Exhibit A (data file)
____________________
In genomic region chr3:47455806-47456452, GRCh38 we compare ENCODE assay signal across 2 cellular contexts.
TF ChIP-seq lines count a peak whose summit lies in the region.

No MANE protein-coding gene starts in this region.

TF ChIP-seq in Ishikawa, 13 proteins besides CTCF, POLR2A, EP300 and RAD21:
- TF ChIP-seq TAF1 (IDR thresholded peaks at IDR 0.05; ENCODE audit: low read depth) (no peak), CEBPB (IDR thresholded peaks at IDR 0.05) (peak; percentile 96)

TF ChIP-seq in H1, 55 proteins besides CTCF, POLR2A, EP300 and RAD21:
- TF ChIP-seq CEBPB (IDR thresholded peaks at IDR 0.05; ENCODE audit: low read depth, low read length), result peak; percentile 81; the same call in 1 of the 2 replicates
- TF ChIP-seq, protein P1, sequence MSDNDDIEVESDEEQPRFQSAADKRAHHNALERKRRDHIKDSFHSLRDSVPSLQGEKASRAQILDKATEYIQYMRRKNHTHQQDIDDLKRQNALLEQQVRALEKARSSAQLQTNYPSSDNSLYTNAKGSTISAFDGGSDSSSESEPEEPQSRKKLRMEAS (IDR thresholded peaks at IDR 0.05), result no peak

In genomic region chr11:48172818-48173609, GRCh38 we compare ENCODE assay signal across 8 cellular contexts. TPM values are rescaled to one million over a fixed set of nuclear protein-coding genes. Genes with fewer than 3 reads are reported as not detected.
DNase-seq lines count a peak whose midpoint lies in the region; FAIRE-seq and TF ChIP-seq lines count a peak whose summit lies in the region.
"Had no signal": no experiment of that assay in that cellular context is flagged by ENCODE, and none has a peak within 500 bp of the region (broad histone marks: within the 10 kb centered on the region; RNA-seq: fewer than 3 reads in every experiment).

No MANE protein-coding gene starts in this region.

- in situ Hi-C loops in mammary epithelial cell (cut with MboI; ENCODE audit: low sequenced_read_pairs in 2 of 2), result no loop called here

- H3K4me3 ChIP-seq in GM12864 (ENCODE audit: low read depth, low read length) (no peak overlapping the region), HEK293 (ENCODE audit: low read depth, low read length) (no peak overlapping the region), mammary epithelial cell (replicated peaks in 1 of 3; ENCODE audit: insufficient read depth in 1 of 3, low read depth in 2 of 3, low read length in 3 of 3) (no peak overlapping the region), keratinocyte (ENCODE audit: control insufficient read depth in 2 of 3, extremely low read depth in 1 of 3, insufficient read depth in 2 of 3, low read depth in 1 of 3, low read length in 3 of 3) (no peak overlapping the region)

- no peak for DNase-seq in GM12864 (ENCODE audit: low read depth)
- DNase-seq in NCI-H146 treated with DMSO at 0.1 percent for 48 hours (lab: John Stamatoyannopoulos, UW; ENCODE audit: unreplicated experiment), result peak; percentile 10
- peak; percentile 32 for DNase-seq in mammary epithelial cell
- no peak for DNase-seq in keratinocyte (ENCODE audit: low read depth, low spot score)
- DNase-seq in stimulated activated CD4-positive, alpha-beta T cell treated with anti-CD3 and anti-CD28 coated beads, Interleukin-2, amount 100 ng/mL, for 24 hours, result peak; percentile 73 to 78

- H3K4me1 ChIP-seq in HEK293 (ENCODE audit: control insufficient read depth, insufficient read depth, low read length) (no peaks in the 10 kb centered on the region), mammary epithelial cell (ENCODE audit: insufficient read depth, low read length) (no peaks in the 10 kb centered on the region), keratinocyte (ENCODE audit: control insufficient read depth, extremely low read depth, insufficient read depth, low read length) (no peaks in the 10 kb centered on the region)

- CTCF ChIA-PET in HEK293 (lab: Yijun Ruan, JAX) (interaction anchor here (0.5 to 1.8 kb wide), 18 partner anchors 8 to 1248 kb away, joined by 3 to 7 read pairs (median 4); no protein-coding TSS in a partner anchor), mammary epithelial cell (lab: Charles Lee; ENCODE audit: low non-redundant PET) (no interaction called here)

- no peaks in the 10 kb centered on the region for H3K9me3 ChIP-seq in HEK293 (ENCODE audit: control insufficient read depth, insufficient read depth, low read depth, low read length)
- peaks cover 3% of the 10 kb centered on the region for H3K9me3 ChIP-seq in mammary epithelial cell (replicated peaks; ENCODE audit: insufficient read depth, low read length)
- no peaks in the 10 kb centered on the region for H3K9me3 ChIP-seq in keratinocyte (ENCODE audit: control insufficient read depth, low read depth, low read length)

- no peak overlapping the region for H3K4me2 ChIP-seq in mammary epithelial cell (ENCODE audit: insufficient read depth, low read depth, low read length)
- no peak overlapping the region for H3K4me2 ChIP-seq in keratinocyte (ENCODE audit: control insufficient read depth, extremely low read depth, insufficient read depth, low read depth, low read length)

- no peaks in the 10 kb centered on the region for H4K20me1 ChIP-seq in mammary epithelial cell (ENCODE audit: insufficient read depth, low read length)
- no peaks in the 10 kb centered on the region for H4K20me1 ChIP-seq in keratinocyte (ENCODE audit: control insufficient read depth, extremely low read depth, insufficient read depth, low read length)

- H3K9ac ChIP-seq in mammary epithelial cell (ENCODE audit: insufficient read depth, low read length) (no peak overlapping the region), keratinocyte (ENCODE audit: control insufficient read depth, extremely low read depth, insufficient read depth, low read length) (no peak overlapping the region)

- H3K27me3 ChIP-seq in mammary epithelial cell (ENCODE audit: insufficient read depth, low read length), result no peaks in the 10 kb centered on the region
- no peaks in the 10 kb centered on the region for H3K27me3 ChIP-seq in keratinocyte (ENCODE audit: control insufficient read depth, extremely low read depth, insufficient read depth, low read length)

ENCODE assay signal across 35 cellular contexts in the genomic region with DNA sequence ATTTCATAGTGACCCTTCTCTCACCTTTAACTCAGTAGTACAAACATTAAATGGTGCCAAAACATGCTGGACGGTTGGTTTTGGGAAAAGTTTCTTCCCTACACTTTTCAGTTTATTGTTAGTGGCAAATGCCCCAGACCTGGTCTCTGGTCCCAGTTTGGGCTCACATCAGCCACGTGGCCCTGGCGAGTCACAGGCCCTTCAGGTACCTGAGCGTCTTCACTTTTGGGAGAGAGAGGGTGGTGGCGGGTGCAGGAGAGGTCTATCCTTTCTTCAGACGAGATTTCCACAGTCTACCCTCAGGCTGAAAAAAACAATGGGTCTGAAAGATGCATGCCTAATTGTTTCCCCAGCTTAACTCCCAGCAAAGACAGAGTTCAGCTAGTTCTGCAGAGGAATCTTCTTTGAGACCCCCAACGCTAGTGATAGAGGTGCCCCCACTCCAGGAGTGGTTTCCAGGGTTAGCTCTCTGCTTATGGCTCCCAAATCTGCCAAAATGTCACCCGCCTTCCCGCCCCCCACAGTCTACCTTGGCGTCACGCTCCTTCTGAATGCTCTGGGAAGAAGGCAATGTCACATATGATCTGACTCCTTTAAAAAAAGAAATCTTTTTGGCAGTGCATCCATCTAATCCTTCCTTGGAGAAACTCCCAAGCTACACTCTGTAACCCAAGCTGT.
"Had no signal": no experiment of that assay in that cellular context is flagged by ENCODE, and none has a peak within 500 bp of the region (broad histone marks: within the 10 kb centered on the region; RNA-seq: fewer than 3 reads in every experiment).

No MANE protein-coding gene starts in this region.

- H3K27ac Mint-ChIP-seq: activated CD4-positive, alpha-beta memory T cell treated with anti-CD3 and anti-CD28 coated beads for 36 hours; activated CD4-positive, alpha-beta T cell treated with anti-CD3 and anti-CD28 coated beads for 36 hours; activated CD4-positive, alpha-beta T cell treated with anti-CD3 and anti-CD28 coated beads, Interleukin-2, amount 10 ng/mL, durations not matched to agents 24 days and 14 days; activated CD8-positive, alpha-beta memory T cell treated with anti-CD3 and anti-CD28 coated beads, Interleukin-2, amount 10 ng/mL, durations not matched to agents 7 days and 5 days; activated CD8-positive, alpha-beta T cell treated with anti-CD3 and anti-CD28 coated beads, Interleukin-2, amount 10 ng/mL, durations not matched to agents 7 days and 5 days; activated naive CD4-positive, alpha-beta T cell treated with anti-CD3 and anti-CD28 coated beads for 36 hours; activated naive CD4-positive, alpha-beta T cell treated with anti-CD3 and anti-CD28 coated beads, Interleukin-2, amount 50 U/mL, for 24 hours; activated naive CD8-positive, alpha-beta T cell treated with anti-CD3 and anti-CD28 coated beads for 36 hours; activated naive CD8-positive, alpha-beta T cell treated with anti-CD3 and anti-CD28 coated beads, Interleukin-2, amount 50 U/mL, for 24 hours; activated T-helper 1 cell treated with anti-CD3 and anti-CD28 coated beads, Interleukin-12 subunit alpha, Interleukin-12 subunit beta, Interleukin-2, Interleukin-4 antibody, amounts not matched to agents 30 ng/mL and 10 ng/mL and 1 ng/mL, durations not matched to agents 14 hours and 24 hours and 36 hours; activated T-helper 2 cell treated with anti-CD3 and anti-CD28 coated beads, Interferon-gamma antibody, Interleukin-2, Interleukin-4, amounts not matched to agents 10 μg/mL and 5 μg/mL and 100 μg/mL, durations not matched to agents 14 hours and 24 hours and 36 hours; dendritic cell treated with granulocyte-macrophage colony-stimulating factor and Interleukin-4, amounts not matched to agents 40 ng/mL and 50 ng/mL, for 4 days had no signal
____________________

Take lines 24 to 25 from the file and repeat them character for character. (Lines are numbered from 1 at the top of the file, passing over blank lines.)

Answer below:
- no peaks in the 10 kb centered on the region for H3K9me3 ChIP-seq in keratinocyte (ENCODE audit: control insufficient read depth, low read depth, low read length)

- no peak overlapping the region for H3K4me2 ChIP-seq in mammary epithelial cell (ENCODE audit: insufficient read depth, low read depth, low read length)